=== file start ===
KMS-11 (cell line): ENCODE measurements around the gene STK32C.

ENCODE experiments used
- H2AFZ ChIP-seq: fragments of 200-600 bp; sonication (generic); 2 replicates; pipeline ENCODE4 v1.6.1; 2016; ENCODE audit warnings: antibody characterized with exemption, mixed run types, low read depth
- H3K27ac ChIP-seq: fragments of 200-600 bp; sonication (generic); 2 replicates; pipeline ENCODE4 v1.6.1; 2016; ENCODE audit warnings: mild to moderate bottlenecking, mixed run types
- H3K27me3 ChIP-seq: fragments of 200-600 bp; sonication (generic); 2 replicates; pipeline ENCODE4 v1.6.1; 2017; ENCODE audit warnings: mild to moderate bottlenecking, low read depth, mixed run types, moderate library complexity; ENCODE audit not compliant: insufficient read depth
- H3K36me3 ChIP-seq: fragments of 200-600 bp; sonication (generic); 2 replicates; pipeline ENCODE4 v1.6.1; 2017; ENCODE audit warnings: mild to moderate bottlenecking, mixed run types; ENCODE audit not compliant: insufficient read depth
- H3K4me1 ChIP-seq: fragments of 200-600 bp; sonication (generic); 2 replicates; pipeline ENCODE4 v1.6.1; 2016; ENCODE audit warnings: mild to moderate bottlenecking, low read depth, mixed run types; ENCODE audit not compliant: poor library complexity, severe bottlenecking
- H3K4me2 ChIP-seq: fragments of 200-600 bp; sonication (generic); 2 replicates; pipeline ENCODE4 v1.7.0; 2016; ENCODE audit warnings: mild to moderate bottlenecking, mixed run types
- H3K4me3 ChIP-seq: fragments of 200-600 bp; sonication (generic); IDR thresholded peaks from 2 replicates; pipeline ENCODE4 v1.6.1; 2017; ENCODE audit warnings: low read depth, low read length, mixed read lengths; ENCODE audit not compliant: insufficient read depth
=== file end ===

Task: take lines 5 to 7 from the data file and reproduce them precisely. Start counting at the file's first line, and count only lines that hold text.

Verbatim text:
- H3K27me3 ChIP-seq: fragments of 200-600 bp; sonication (generic); 2 replicates; pipeline ENCODE4 v1.6.1; 2017; ENCODE audit warnings: mild to moderate bottlenecking, low read depth, mixed run types, moderate library complexity; ENCODE audit not compliant: insufficient read depth
- H3K36me3 ChIP-seq: fragments of 200-600 bp; sonication (generic); 2 replicates; pipeline ENCODE4 v1.6.1; 2017; ENCODE audit warnings: mild to moderate bottlenecking, mixed run types; ENCODE audit not compliant: insufficient read depth
- H3K4me1 ChIP-seq: fragments of 200-600 bp; sonication (generic); 2 replicates; pipeline ENCODE4 v1.6.1; 2016; ENCODE audit warnings: mild to moderate bottlenecking, low read depth, mixed run types; ENCODE audit not compliant: poor library complexity, severe bottlenecking